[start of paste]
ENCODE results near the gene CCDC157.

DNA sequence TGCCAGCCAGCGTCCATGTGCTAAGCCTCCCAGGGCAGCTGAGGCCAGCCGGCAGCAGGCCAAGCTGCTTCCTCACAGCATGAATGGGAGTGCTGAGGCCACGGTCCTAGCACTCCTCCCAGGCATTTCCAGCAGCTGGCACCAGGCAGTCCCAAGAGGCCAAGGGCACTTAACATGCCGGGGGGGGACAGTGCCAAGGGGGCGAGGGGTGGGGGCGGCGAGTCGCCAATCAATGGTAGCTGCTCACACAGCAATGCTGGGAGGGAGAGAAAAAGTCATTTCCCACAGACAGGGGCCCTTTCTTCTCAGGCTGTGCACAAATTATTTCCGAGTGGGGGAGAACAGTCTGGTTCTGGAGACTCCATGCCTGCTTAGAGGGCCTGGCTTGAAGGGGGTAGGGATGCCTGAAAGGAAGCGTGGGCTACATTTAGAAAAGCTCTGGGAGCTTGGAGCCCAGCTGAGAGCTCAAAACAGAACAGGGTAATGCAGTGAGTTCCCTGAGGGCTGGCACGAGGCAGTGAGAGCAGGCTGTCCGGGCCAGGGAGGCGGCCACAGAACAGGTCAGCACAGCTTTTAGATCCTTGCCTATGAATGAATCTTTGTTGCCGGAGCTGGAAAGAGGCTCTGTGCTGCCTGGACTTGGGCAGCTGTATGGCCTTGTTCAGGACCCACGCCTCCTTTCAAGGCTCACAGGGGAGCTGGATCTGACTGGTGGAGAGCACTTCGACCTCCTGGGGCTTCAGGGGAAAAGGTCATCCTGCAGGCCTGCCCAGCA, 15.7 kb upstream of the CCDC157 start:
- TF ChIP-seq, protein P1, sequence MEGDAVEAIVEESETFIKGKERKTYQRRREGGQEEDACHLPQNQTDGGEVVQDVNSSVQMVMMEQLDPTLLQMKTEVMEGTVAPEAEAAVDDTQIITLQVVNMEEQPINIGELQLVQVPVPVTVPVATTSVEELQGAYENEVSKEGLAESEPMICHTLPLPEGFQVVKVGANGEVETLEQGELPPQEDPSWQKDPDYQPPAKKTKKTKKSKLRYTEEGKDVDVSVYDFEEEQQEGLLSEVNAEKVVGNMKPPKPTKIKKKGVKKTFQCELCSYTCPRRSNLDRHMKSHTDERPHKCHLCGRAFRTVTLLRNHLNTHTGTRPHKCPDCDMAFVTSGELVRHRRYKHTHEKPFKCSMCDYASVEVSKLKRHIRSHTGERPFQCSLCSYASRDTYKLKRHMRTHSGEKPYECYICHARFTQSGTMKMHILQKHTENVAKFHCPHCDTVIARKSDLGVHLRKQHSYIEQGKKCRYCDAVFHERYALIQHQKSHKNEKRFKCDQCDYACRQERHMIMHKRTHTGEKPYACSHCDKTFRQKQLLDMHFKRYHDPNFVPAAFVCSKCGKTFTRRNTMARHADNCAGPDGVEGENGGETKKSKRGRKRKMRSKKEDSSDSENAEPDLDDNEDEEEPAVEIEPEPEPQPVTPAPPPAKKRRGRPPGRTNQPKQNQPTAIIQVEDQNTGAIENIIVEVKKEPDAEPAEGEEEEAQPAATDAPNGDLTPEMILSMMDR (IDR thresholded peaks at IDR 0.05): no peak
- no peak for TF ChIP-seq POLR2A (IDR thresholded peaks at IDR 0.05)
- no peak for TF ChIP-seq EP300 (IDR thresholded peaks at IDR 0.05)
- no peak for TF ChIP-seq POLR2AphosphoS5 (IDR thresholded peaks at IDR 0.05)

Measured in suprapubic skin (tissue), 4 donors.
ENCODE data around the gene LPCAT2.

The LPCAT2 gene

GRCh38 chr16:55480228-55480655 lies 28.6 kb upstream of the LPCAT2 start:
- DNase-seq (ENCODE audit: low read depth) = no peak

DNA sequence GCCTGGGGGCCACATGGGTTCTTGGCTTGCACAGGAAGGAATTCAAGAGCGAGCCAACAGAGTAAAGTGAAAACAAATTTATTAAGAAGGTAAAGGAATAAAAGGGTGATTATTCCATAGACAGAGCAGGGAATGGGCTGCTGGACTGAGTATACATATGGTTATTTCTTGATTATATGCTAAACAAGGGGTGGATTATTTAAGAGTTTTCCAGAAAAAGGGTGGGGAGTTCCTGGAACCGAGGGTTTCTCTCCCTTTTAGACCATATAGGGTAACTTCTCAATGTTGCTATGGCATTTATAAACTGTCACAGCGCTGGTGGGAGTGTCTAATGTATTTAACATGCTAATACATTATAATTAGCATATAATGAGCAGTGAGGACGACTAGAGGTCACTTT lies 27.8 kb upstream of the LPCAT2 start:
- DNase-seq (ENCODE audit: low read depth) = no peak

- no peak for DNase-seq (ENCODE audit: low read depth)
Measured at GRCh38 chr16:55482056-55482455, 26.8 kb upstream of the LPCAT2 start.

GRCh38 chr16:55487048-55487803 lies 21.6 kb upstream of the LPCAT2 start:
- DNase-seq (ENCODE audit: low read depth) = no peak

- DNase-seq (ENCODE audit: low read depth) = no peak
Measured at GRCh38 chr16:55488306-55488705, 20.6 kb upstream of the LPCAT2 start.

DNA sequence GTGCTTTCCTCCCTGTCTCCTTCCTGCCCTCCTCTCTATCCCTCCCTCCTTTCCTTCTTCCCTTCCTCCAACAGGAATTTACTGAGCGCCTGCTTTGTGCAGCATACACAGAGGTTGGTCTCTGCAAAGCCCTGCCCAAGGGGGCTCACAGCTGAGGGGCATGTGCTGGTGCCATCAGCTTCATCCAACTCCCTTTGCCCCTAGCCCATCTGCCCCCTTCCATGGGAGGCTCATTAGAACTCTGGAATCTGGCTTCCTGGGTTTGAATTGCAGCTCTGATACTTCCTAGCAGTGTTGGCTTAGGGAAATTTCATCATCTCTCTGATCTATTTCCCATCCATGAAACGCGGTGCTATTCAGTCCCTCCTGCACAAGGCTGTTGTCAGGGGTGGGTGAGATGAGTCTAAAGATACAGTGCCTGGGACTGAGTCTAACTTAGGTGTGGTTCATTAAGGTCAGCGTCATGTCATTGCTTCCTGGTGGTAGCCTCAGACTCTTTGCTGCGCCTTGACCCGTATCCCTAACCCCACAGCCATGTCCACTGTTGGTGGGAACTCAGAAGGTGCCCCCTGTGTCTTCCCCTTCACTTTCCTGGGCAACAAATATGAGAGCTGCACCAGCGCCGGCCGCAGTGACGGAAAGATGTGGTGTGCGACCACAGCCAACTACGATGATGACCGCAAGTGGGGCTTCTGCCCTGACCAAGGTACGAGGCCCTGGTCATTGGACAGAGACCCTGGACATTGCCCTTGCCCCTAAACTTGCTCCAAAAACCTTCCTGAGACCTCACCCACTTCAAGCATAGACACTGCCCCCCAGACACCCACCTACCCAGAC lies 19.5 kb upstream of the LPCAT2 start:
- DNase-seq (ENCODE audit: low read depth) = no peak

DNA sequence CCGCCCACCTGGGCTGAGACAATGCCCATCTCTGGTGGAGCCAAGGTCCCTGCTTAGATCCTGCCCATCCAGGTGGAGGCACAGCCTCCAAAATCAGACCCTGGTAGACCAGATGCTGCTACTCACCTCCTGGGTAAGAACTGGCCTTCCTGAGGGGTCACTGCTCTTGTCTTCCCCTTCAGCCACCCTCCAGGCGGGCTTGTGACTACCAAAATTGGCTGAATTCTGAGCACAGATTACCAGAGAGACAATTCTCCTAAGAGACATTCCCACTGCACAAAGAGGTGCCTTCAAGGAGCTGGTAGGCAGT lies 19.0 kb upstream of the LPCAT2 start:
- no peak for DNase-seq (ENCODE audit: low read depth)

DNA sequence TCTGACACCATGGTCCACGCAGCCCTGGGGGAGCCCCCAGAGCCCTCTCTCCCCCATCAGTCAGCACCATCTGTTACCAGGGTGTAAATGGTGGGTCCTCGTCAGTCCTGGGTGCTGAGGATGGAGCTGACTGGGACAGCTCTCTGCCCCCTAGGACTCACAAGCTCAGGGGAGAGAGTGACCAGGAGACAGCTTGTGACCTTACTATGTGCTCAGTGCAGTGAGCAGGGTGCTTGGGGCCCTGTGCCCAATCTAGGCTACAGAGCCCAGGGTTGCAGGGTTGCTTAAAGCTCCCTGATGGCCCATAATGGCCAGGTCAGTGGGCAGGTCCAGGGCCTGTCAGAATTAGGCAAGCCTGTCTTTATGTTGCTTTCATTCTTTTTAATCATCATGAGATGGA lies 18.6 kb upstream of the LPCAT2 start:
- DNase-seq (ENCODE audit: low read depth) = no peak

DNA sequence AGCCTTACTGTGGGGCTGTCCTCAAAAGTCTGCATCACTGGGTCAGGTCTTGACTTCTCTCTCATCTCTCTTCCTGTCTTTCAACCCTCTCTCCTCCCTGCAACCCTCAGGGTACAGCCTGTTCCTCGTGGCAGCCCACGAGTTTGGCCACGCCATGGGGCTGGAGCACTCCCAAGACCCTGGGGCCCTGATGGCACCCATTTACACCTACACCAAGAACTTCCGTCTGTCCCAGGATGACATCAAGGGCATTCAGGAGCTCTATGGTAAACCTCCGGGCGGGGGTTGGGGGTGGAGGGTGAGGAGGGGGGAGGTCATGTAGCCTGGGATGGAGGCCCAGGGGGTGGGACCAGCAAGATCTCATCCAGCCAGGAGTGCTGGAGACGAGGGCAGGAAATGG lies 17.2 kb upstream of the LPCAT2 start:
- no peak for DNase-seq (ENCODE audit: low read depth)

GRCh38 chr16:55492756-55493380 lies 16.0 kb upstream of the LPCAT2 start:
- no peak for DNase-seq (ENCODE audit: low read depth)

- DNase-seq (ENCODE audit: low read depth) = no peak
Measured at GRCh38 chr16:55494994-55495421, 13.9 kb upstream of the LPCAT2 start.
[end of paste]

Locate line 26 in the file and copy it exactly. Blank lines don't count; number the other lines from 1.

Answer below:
DNA sequence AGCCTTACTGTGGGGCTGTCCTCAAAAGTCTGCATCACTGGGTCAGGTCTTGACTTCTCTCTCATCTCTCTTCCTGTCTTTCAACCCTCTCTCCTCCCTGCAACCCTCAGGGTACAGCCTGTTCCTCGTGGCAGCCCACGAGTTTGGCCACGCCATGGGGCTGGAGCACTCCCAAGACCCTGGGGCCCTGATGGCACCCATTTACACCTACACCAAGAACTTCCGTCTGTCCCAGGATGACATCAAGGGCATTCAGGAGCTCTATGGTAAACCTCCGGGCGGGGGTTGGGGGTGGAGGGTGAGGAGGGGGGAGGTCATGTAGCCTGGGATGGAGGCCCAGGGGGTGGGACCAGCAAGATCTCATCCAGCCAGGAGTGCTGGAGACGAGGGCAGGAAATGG lies 17.2 kb upstream of the LPCAT2 start: